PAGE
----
The Life of Mary Magdalene
No discussion of the subject would be complete without at least a cursory
look at what Catholic Online Saints and Angels and The New Advent Catholic
Encyclopedia have to say:
Online Saints and Angels has the following entry under Mary Magdalene: The
She is called "the Penitent". St. Mary was given the name 'Magdalen'
because, though a Jewish girl, she lived in a Gentile town called Magdale, in
northern Galilee, and her culture and manners were those of a Gentile. St.
Luke records that she was a notorious sinner, and had seven devils removed
from her. She was present at Our Lords' Crucifixion, and with Joanna and Mary,
the mother of James and Salome, at Jesus' empty tomb. Fourteen years after Our
Lord's death, St. Mary was put in a boat by the Jews without sails or oars -
along with Sts. Lazarus and Martha, St. Maximin (who baptized her), St.
Sidonius ("the man born blind"), her maid Sera, and the body of St. Anne, the
mother of the Blessed Virgin. They were sent drifting out to sea and landed on
the shores of Southern France, where St. Mary spent the rest of her life as a
contemplative in a cave known as Sainte-Baume. She was given the Holy
Eucharist daily by angels as her only food, and died when she was 72. St. Mary
was transported miraculously, just before she died, to the chapel of St.
Maximin, where she received the last sacraments.
More about this saint: St. Mary Magdalen (Feast day - July 22) Mary
Magdalen was well known as a sinner when she first saw Our Lord. She was very
beautiful and very proud, but after she met Jesus, she felt great sorrow for
her evil life. When Jesus went to supper at the home of a rich man named
Simon, Mary came to weep at His feet. Then with her long beautiful hair, she
wiped His feet dry and anointed them with expensive perfume. Some people were
surprised that Jesus let such a sinner touch Him, but Our Lord could see into
Mary's heart, and He said: "Many sins are forgiven her, because she has loved
very much." Then to Mary He said kindly, "Your faith has made you safe; go in
peace." From then on, with the other holy women, Mary humbly served Jesus and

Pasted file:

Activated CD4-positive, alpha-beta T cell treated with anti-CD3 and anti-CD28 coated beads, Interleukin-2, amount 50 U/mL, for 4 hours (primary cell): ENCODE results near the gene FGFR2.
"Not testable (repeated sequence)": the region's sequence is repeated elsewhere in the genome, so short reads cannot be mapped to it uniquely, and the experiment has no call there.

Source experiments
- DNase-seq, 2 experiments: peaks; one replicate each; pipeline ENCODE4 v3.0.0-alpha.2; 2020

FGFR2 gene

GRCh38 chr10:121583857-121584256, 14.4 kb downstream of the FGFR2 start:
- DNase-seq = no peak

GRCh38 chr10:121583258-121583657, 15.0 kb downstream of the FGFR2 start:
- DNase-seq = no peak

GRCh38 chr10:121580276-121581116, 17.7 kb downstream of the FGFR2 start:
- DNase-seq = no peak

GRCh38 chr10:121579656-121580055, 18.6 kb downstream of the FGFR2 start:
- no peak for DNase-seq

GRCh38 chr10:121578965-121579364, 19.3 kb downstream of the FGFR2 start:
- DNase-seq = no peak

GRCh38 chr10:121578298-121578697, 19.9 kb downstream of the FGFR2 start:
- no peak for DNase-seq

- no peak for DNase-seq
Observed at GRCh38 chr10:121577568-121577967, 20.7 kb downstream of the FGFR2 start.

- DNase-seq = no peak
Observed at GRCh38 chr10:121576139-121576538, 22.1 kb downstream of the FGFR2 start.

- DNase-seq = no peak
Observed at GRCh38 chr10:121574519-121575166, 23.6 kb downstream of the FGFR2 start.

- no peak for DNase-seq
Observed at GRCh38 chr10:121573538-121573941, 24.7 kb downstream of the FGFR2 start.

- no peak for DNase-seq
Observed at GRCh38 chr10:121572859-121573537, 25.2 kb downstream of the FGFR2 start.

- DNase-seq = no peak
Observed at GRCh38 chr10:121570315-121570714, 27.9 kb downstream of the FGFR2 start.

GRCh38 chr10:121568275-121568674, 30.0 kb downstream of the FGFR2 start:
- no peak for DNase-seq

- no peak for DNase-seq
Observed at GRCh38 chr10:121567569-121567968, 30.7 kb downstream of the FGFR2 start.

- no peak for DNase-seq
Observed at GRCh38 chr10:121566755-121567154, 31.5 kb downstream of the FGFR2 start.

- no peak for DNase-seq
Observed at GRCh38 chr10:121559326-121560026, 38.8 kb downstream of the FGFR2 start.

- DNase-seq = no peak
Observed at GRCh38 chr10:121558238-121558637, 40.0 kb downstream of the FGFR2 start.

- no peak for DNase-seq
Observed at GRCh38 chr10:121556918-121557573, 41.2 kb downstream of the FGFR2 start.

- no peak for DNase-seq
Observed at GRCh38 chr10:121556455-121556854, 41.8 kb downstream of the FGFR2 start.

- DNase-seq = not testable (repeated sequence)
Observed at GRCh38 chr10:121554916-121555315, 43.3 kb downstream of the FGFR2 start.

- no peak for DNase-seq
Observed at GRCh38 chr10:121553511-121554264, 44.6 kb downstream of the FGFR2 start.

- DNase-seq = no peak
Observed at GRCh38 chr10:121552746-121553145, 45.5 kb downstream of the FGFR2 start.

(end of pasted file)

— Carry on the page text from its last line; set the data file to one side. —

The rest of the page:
His Apostles. When Our Lord was crucified, she was there at the foot of His
cross, unafraid for herself, and thinking only of His sufferings. No wonder
Jesus said of her: "She has loved much." After Jesus' body had been placed in
the tomb, Mary went to anoint it with spices early Easter Sunday morning. Not
finding the Sacred Body, she began to weep, and seeing someone whom she
thought was the gardener, she asked him if he knew where the Body of her
beloved Master had been taken. But then the person spoke in a voice she knew
so well: "Mary!" It was Jesus, risen from the dead! He had chosen to show
Himself first to Mary Magdalen, the repentent sinner.
The Catholic Encyclopedia while a bit non-committal about how Mary Magdalene
spent her life after the Ascension of the Risen Christ, does have a discussion
about the scriptural references to the Mary's of the New Testament, including
the fact that some say the three different incidents recorded are three
different women, and that some fuse all three into one person and still others
believe that there were two different Mary's. The three Mary's are Mary
the sinner who is referenced in Luke 7:36-50, Mary the sister of Martha and
Lazarus, referenced in Luke 10:38-42 and John 11, and Mary Magdalene. Below is
an excerpt from their entry on Mary Magdalene. To read the entire entry click on
the link at the end of the passage.
Subsequent history of St. Mary Magdalen. The
maintains that the saint retired to
Ephesus with the Blessed Virgin and
there died, that her
relics were transferred to
Constantinople in 886
and are there preserved.
Gregory of Tours (De miraculis, I, xxx) supports the statement that
she went to Ephesus.
However, according to a
French tradition (see
SAINT LAZARUS OF BETHANY), Mary,
Lazarus, and some
companions came to
converted the whole of Provence. Magdalen is said to have retired to a
hill, La Sainte-Baume, near by, where she gave herself up to a life of penance for thirty
years. When the time of her death arrived she was carried by
Aix and into the
oratory of St.
Maximinus, where she received the
viaticum; her body
was then laid in an
by St. Maximinus at Villa Lata, afterwards called St. Maximin.
History is silent
about these relics
till 745, when according to the chronicler
Sigebert, they were
removed to Vézelay through fear of the
Saracens. No record
is preserved of their return, but in 1279, when Charles II, King of
Naples, erected a
convent at La Sainte-Baume
for the Dominicans,
the shrine was found intact, with an inscription stating why they were hidden.
In 1600 the relics
were placed in a sarcophagus sent by
Clement VIII, the
head being placed in a separate vessel. In 1814 the church of La Sainte-Baume,
wrecked during the
Revolution, was restored, and in 1822 the grotto was consecrated afresh.
The head of the saint
now lies there, where it has lain so long, and where it has been the centre of
so many pilgrimages.
This entire passage excerpted from the
New Advent Catholic